This disorder is characterized by widespread pain that can affect the muscles, soft tissues, bones, skin, and nervous system. A fibromyalgia diagnosis can increase your pain threshold since it alters how pain and non-pain signals are processed by your brain and spinal cord.
It can be difficult even for healthcare providers to understand this condition. Diagnosis is difficult because it has symptoms similar to those of many other conditions. Therefore, fibromyalgia is frequently misdiagnosed. Some healthcare providers even questioned the validity of fibromyalgia in the past.
Today, we have a much better understanding of it. It used to be stigmatized, but some of that has faded. There are still challenges associated with treating fibromyalgia. You can, however, manage your symptoms with medications, therapy, and lifestyle changes.
Although doctors don’t know what causes this condition, some believe your nerves and brain are processing pain signals incorrectly.
Here are the common causes:
Common symptoms of this condition include:
Your physician will examine you and ask you questions about your past medical history and about other family members.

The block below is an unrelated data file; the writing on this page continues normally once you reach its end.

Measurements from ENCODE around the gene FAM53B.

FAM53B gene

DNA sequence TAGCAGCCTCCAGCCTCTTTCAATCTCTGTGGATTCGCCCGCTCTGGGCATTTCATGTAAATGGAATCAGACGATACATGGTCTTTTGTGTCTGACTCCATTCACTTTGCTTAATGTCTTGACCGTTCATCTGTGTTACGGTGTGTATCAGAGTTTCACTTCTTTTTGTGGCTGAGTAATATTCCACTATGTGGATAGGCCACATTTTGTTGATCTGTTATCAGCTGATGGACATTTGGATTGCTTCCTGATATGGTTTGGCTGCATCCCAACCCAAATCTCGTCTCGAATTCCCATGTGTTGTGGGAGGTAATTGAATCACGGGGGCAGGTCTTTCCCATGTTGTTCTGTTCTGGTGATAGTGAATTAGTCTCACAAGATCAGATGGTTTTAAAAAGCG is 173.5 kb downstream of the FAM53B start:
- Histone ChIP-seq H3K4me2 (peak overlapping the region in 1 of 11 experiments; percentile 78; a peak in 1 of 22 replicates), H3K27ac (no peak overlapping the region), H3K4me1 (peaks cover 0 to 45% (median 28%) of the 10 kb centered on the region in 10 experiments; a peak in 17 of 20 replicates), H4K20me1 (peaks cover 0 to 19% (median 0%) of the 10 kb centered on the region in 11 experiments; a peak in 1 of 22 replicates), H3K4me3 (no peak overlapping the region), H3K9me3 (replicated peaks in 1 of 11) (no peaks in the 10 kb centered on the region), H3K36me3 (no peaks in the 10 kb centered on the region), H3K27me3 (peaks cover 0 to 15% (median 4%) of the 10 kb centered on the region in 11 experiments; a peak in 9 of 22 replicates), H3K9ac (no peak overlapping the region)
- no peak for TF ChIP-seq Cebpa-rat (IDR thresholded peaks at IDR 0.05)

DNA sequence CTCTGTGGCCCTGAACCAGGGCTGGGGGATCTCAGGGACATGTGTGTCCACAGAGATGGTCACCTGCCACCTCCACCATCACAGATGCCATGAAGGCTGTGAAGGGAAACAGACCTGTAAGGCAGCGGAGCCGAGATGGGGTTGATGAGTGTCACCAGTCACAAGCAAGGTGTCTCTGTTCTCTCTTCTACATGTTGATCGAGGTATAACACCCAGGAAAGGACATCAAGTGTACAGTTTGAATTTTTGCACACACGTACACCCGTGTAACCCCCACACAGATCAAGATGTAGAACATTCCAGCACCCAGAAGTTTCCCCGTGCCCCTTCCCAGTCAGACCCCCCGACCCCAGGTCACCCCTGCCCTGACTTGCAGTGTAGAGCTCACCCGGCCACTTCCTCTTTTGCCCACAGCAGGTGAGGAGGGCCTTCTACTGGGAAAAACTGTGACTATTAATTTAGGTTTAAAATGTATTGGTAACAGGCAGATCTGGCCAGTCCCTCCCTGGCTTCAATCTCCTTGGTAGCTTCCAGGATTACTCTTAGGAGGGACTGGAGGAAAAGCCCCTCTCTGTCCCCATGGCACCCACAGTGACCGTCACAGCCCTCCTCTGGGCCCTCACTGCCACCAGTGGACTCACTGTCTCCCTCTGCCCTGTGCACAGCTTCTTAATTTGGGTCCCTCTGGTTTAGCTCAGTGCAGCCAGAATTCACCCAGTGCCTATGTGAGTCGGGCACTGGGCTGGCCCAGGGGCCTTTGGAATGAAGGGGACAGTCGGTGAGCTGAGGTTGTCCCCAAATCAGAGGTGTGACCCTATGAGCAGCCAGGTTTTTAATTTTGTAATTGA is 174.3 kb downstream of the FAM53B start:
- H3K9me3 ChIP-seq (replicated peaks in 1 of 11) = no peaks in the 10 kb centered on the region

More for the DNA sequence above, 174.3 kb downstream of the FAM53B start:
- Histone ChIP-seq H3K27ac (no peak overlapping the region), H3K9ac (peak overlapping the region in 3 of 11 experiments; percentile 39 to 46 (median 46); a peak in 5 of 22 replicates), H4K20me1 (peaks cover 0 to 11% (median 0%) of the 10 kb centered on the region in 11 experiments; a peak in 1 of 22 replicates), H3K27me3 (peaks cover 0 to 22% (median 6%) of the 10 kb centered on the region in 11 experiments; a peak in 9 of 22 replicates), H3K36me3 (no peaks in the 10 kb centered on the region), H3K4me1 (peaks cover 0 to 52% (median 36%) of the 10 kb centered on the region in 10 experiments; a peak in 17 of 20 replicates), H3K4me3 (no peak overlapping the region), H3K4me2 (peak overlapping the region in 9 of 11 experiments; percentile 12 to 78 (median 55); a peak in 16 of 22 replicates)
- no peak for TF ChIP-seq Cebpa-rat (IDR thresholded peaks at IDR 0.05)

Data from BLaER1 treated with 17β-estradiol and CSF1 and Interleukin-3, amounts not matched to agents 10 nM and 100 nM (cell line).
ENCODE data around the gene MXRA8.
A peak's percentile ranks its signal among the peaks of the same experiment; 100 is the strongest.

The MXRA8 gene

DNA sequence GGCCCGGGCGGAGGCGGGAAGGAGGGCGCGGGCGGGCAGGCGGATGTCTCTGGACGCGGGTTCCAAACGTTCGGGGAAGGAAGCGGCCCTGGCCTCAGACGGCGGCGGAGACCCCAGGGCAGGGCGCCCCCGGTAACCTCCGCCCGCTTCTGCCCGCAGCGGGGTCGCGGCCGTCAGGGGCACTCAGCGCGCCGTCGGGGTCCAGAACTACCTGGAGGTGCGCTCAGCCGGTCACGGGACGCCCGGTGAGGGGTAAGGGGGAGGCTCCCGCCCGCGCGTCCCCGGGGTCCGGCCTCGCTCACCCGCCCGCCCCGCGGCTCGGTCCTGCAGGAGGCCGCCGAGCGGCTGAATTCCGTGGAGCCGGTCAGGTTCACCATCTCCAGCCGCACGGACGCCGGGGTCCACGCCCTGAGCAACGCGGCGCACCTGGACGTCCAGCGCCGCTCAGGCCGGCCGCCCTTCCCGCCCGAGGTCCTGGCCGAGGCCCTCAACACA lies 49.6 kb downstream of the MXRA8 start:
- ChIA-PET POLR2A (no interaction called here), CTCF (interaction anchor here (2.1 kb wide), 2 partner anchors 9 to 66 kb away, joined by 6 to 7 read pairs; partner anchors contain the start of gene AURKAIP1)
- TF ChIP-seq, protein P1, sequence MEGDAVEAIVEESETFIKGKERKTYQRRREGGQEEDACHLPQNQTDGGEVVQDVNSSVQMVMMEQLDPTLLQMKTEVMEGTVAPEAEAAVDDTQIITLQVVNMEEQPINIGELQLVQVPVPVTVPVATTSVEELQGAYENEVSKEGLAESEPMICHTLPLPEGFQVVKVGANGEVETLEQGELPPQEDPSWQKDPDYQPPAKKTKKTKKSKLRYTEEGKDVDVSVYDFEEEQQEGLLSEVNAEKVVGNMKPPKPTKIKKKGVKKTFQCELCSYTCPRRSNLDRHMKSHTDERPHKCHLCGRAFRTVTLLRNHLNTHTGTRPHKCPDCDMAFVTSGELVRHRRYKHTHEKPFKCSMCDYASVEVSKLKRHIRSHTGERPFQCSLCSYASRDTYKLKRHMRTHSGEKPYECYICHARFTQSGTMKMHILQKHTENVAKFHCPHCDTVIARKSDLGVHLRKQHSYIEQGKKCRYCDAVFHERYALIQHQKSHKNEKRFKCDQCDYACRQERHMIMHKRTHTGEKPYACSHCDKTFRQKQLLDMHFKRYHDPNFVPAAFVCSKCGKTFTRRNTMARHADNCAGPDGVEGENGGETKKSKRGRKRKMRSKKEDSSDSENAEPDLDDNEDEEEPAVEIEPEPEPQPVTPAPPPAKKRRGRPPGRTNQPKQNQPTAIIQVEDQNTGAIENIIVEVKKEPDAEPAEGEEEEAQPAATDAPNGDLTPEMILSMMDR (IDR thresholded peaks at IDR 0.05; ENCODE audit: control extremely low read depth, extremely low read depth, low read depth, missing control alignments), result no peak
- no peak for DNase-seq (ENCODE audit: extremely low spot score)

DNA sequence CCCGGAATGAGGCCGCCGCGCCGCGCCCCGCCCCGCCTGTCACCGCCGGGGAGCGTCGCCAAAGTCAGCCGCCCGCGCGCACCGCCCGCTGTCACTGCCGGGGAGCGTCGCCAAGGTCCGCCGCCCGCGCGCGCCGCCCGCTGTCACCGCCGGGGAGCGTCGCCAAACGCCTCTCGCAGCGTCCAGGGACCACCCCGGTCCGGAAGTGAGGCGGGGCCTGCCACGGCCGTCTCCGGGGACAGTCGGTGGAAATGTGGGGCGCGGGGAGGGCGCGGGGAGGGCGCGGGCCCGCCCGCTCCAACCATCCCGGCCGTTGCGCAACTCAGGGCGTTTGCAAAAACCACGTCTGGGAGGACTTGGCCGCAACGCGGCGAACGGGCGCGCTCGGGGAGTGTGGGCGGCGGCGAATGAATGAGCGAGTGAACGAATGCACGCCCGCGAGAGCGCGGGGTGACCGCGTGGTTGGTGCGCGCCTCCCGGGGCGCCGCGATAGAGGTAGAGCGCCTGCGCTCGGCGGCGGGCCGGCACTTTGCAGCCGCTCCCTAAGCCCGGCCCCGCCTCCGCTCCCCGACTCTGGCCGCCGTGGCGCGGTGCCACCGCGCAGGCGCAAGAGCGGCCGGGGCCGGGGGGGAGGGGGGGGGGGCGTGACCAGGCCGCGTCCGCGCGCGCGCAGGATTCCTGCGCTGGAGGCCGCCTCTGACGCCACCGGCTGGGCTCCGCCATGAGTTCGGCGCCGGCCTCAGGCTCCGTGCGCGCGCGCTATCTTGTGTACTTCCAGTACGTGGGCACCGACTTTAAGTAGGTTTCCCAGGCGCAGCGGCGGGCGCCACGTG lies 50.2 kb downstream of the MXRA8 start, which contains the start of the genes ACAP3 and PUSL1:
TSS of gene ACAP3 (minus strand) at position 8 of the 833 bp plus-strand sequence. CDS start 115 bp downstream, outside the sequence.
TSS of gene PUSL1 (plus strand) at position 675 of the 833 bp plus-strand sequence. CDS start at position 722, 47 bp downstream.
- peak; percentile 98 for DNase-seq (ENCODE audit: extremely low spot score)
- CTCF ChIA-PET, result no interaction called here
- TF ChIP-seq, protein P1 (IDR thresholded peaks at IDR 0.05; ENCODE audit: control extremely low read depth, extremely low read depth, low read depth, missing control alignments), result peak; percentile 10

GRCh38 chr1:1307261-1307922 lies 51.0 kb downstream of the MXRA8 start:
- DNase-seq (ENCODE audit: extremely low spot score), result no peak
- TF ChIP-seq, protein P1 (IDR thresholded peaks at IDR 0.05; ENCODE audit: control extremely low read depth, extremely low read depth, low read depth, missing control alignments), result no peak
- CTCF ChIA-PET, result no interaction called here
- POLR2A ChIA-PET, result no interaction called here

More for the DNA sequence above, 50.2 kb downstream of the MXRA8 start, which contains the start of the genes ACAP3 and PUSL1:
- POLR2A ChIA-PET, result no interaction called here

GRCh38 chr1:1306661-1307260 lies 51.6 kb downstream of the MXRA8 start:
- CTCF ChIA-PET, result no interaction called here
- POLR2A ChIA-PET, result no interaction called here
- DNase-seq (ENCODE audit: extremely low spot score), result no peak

The only way to determine whether or not you have fibromyalgia is to perform a test. Your doctor will rule them out instead since the symptoms are similar to those of other illnesses, such as an underactive thyroid, arthritis, and lupus. In addition to X-rays, you might get blood tests to check your hormone levels and signs of inflammation. Your doctor will use a two-part scoring system if he or she cannot find another reason for how you feel as well as whether or not your symptoms affect your daily life. Together you will develop a management plan for the condition based on those results.
Pain is a hallmark symptom of fibromyalgia. Your muscles and other soft tissues will feel the effect. This is often accompanied by mild aches and pains or an intense discomfort that is almost unbearable. According to its severity, it could affect how well you function on a daily basis.
A disorder of the nervous system appears to be responsible for fibromyalgia. Overreacting to things that shouldn’t hurt is a result of your body overreacting. In addition, you may experience pain in multiple areas of your body. The current research on fibromyalgia, however, cannot pinpoint its exact cause. Researchers continue to study this condition to better understand its causes.
Depending on your symptoms, your doctor may prescribe painkillers, antidepressants, muscle relaxants, and sleep aids. In addition to massage, chiropractic manipulation, and acupuncture, you can also use complementary therapies to relieve pain and stress.